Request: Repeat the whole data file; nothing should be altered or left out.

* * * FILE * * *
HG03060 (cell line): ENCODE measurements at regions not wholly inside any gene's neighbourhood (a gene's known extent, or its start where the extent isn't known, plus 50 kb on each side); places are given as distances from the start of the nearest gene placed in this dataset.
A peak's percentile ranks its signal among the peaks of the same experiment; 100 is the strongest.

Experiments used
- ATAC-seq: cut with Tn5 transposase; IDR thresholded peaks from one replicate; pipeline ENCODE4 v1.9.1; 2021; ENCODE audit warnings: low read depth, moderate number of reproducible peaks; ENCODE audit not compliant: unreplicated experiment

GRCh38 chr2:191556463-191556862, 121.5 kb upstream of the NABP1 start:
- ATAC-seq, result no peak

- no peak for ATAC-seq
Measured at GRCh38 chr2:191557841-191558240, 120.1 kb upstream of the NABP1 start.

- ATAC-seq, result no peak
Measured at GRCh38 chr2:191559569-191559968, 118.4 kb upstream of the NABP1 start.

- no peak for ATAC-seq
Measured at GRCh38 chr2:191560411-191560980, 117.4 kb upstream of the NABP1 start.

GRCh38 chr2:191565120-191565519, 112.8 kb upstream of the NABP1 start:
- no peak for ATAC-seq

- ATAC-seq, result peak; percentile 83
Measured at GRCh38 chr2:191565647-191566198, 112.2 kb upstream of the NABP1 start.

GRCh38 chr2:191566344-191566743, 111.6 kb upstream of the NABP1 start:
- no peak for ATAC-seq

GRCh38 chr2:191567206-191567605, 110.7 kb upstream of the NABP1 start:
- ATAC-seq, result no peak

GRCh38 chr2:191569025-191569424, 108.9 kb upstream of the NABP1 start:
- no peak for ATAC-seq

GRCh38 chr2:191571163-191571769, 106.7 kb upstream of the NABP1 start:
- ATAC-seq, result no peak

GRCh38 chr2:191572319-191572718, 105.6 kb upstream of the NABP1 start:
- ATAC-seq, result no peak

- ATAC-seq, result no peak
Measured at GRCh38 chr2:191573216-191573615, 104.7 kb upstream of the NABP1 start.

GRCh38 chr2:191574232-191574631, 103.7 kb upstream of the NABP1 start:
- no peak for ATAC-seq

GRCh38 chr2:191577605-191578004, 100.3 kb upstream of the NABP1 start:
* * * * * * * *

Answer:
HG03060 (cell line): ENCODE measurements at regions not wholly inside any gene's neighbourhood (a gene's known extent, or its start where the extent isn't known, plus 50 kb on each side); places are given as distances from the start of the nearest gene placed in this dataset.
A peak's percentile ranks its signal among the peaks of the same experiment; 100 is the strongest.

Experiments used
- ATAC-seq: cut with Tn5 transposase; IDR thresholded peaks from one replicate; pipeline ENCODE4 v1.9.1; 2021; ENCODE audit warnings: low read depth, moderate number of reproducible peaks; ENCODE audit not compliant: unreplicated experiment

GRCh38 chr2:191556463-191556862, 121.5 kb upstream of the NABP1 start:
- ATAC-seq, result no peak

- no peak for ATAC-seq
Measured at GRCh38 chr2:191557841-191558240, 120.1 kb upstream of the NABP1 start.

- ATAC-seq, result no peak
Measured at GRCh38 chr2:191559569-191559968, 118.4 kb upstream of the NABP1 start.

- no peak for ATAC-seq
Measured at GRCh38 chr2:191560411-191560980, 117.4 kb upstream of the NABP1 start.

GRCh38 chr2:191565120-191565519, 112.8 kb upstream of the NABP1 start:
- no peak for ATAC-seq

- ATAC-seq, result peak; percentile 83
Measured at GRCh38 chr2:191565647-191566198, 112.2 kb upstream of the NABP1 start.

GRCh38 chr2:191566344-191566743, 111.6 kb upstream of the NABP1 start:
- no peak for ATAC-seq

GRCh38 chr2:191567206-191567605, 110.7 kb upstream of the NABP1 start:
- ATAC-seq, result no peak

GRCh38 chr2:191569025-191569424, 108.9 kb upstream of the NABP1 start:
- no peak for ATAC-seq

GRCh38 chr2:191571163-191571769, 106.7 kb upstream of the NABP1 start:
- ATAC-seq, result no peak

GRCh38 chr2:191572319-191572718, 105.6 kb upstream of the NABP1 start:
- ATAC-seq, result no peak

- ATAC-seq, result no peak
Measured at GRCh38 chr2:191573216-191573615, 104.7 kb upstream of the NABP1 start.

GRCh38 chr2:191574232-191574631, 103.7 kb upstream of the NABP1 start:
- no peak for ATAC-seq

GRCh38 chr2:191577605-191578004, 100.3 kb upstream of the NABP1 start: